We Need To Talk About What Sansa Stark Said About Her Trauma On "Game Of Thrones"
"For the millionth time, rape and abuse of women isn't just character development or a way to show a female character has matured."
This post contains spoilers for Game of Thrones Season 8, Episode 4.
(As always, proceed with caution!)
A long-awaited reunion happened in this episode.
Sansa Stark, aka the Lady of Winterfell, was reunited with Sandor Clegane, aka the Hound, after six seasons.
The characters hadn't seen each other since the Battle of the Blackwater in Season 2, when the Hound fled King's Landing — but not before offering to take Sansa with him and deliver her home.
It's been A WHILE, so here's that scene:
When Sansa sits down, the Hound remarks that she used to be too afraid to look at him, and she counters with the valid point that she's seen a lot worse since then.
The Hound then makes a crude remark about her having been "broken in hard," but she fires back by telling him about how she killed Ramsay by feeding him to HIS hounds. They then smile at each other — it's a somewhat nice moment!
Using his old nickname for Sansa, the Hound tells her how different she is.
After this, however, he appears to show genuine remorse that he wasn't able to protect her from the horrors she faced since that moment during the Battle of the Blackwater.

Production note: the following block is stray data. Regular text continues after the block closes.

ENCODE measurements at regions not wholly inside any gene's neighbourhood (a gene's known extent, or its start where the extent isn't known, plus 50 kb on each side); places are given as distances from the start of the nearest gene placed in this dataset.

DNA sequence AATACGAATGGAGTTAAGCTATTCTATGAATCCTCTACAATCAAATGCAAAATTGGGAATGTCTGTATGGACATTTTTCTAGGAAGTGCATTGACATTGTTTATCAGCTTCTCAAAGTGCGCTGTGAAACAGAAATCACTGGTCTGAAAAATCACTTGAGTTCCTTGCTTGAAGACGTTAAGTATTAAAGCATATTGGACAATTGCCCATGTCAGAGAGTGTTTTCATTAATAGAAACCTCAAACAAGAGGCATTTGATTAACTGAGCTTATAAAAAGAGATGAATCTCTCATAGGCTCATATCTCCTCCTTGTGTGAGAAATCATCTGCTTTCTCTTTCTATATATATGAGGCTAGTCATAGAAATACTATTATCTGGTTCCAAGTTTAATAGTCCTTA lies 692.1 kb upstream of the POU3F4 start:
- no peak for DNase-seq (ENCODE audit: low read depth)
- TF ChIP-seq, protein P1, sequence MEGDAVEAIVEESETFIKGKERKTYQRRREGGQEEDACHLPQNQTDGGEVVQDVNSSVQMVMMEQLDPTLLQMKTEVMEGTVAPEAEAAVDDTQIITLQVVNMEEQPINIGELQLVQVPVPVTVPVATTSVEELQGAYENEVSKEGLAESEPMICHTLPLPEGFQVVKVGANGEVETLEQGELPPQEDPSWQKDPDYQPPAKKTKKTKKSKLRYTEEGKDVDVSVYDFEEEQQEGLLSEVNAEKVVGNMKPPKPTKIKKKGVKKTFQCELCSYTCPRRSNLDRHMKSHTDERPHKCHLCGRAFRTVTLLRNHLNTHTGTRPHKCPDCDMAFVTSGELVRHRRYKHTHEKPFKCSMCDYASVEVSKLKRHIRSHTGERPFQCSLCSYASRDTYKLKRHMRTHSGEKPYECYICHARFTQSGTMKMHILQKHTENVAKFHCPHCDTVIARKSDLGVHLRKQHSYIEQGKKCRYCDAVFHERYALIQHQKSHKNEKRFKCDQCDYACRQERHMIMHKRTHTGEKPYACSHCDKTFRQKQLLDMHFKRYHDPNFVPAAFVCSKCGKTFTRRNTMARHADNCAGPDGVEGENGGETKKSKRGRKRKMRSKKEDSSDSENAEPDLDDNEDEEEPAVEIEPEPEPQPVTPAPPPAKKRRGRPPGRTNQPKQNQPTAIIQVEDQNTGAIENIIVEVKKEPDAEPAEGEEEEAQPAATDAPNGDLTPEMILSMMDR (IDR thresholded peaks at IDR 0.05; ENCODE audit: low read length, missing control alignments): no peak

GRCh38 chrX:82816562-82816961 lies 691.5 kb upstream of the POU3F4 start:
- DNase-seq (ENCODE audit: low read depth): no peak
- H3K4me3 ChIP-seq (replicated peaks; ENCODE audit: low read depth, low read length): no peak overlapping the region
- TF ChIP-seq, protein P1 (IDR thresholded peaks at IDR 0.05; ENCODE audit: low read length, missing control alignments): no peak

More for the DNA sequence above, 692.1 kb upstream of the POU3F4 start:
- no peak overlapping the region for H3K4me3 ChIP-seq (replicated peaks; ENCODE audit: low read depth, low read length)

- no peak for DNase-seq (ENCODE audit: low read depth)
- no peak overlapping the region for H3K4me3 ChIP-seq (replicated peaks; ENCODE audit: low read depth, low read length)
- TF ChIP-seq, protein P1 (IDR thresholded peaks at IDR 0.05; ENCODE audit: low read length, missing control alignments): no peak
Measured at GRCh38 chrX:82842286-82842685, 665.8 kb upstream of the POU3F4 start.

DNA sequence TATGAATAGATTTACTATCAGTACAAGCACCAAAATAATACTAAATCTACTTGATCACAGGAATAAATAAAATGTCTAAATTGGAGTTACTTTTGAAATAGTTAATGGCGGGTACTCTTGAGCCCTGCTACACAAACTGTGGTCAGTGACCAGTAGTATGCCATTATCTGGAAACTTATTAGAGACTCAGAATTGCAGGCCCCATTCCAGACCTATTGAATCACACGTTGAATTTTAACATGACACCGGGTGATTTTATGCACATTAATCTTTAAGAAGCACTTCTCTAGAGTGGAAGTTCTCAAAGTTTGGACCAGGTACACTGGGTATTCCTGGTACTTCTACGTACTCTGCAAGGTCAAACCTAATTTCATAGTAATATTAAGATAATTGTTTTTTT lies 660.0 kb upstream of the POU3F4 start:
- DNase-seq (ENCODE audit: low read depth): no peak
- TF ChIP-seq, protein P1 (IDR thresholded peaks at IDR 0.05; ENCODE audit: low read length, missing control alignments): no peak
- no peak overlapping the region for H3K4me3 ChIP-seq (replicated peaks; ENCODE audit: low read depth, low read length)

"None of it would have happened if you had left King's Landing with me," he tells her. "No Littlefinger, no Ramsay, none of it."
And then, Sansa takes his hand and delivers this line.
As a reminder, when Sansa says "Littlefinger, Ramsay, and all the rest" that happened since she last saw the Hound, she's referring to a pretty extensive list of shit that includes: two more seasons of Joffrey tormenting her; being forced to marry a man whose family was responsible for the death of her direwolf, father, mother, and brother; being forced to marry a sadist who raped and tortured her; and being the object of an older dude's creepy obsession and witness to his many murders, including the death of her aunt.
But Sansa seems to be particularly referencing her sexual, physical, and mental abuse at the hands of Ramsay Bolton — a storyline that's not present in the Song of Ice and Fire books and has generated A LOT of outrage since the episode in the show's fifth season where she is raped on her wedding night aired.
Viewers quickly pointed out that, uh, that seems like a pretty problematic thing for an abuse survivor to say.
This is far from the first time the show and its male writers have been called out for using sexual violence as a plot device.
Other viewers called the criticism unfair and argued that it was obvious what Sansa was TRYING to say.